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Jess Calberry making maple syrup
Jess Calberry (BA '11)

Jess Calberry (BA ’11) taps trees for mental health and finds a silver lining in liquid gold

For Jess Calberry (BA ’11), the silver lining of an otherwise challenging year has been the opportunity to raise money for Laurier students in a unique way. She sells maple syrup that she makes with her father at their family home in the Muskokas.

“Last year when the pandemic hit, I decided to head home to my parents’ place in Muskoka,” says Calberry, who is both a graduate of Brantford’s Contemporary Studies and Psychology program, and the Manager of Off-Campus First Year Initiatives, working on both Laurier’s Waterloo and Brantford campuses. “It was right around the time when we used to tap for maple syrup, something I enjoyed doing with my dad growing up.”

The family decided to do it again in 2020 as way to stay active and connected during the stressful early days of the first wave. It was an activity they hadn’t shared since Calberry moved away from home in the mid-2000s to go to school.

They decided that selling the maple syrup and donating the proceeds to charity would be a great idea. Family and friends could enjoy some fresh maple syrup while donating to their favourite cause. Most gave to the Laurier COVID-19 Emergency Fund.

“Who would have thought that that first two weeks would have spread out to a year,” says Calberry. But it did, and when spring came around again in 2021, she decided to head home again for the summer from her home in Kitchener. “I like returning home for the summers. It gives me an opportunity to spend more time outside by the lake. I am really grateful for the privilege of working at home that allows me to spend time with my family like this.”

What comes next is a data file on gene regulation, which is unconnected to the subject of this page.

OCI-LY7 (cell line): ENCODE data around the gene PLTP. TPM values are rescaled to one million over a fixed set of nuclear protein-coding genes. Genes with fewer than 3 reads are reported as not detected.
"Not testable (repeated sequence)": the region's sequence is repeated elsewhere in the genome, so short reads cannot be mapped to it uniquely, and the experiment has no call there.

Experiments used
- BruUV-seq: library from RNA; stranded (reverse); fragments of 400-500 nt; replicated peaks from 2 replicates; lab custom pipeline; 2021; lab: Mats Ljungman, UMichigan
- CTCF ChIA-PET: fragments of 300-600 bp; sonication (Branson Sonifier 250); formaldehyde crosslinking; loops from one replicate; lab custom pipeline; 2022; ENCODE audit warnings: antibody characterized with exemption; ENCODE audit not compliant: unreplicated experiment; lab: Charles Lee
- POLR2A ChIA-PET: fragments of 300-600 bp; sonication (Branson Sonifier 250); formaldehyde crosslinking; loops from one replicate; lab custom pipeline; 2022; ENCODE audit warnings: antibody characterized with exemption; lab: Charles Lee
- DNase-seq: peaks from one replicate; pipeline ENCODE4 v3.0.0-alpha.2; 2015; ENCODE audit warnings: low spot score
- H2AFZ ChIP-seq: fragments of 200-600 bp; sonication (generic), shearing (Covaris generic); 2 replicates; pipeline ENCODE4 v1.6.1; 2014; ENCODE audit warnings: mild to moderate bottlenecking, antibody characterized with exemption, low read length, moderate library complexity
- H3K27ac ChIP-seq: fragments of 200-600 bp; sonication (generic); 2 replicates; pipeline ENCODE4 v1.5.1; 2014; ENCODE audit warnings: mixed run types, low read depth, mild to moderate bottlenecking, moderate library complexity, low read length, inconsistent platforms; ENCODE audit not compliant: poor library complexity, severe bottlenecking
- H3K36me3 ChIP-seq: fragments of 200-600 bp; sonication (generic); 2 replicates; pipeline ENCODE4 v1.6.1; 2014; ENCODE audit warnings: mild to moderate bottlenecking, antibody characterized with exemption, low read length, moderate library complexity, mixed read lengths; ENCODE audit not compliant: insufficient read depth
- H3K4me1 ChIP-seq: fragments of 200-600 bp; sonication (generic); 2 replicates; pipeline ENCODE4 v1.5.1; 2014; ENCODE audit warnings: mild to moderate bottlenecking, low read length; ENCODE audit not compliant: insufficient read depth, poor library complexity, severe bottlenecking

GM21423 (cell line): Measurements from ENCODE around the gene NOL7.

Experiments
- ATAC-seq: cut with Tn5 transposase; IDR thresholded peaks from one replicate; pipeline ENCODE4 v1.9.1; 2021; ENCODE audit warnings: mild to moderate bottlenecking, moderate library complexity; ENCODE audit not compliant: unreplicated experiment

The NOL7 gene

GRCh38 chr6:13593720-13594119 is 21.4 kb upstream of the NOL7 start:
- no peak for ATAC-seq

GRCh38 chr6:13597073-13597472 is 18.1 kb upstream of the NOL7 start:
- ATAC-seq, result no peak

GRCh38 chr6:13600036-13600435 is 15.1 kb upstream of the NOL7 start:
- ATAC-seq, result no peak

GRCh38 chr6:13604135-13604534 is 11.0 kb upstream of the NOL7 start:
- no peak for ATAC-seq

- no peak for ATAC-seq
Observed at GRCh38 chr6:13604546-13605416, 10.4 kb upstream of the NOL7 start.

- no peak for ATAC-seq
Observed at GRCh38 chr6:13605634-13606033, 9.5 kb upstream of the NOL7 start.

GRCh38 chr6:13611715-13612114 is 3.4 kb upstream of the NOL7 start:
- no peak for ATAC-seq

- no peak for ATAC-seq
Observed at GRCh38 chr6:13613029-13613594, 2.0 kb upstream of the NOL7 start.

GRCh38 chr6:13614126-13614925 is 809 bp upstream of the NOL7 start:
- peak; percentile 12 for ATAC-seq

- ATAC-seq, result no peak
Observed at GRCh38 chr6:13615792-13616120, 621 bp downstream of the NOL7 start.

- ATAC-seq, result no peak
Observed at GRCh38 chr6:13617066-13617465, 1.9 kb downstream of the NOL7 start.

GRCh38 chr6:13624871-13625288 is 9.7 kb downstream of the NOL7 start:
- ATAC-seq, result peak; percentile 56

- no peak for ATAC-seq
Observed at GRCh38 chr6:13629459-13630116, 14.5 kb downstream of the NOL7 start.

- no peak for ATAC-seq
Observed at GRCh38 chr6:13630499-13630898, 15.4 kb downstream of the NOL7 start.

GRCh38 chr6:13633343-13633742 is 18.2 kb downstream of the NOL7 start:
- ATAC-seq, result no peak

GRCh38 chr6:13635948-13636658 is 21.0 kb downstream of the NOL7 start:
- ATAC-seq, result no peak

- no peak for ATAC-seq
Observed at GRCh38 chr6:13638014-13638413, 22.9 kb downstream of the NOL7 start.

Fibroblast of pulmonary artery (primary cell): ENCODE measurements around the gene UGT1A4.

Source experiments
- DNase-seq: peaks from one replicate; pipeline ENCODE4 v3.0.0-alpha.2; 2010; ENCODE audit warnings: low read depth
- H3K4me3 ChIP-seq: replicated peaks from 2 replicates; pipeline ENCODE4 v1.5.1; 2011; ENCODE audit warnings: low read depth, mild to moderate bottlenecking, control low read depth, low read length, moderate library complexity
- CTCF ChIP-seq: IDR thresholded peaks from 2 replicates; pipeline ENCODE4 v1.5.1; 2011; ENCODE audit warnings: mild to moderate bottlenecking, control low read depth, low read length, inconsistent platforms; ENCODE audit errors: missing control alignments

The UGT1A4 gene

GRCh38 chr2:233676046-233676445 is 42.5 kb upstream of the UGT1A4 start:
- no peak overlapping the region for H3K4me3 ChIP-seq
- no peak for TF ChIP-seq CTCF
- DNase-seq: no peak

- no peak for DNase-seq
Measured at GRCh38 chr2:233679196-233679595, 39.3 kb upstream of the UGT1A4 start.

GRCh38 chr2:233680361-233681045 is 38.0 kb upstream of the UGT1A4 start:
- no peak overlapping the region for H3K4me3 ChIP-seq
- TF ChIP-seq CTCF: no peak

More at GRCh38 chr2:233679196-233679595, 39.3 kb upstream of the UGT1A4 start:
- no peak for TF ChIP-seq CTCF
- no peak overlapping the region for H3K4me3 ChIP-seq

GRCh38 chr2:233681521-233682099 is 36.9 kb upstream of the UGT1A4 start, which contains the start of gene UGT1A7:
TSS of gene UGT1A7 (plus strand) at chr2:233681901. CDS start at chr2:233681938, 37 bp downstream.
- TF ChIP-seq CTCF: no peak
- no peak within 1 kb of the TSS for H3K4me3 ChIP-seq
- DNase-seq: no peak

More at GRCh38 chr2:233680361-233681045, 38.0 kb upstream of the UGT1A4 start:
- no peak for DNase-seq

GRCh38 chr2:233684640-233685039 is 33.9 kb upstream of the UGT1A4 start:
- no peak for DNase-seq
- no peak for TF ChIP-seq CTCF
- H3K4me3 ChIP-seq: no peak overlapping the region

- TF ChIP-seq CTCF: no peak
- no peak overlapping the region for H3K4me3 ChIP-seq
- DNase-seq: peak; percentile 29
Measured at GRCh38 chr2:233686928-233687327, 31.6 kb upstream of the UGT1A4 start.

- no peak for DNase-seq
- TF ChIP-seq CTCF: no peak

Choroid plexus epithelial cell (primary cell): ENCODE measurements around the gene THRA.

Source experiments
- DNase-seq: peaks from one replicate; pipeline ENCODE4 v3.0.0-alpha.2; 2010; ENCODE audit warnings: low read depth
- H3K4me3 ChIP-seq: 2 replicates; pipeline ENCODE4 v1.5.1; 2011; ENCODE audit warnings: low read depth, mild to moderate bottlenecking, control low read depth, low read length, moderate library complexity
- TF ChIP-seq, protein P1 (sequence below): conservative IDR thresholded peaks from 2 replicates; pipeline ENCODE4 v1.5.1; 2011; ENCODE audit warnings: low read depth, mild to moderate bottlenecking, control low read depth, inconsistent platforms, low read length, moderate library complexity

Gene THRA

Calberry’s father had already started the season, tapping the family trees, when she arrived home on Easter weekend. She helped him boil it down to the sweet syrup (learn about the full process of making maple syrup) and bottle it in preparation for another year of fundraising, this time for mental health initiatives at Laurier.

“I was very inspired working with the Dean of Students Office to distribute Care Kits to students at the end of the winter 2021 term. The project was partially funded through the mental health initiatives fund,” says Calberry. “I saw how directly the fundraising helped students. I told my dad about it and he thought it would be a good way to give back.”

Before you get excited about enjoying some sweet syrup for a good cause, you should know they’ve already sold out (but you can still donate to mental health at Laurier!). They didn’t make as much this year as they hoped to, due to lack of sap water, but are still thrilled by the process and the money raised.

“It’s a really great feeling to be able to reconnect with my family in a way I haven’t been able to since I left home, and also give back to Laurier,” says Calberry.

“Being a Laurier student myself, I saw how much the school cared about students and the time and resources put into the student experience, making sure that everyone had an equitable experience or the experience they wanted,” she continues. “Being able to donate and add to that as alumni is equally meaningful, because I know what it means to students, and how it keeps the community feeling alive.”

So – can anyone tap a maple tree on their block and get fresh syrup? Calberry laughs.

“If a person has a maple tree in the city, they can tap it, but it takes about 150 liters of sap to make about 4 liters of syrup. It’s a lot of work. That’s why we call it liquid gold!”

Hard work that produced double the golden sweetness this year – in syrup and in student support!

Jars of maple syrup.

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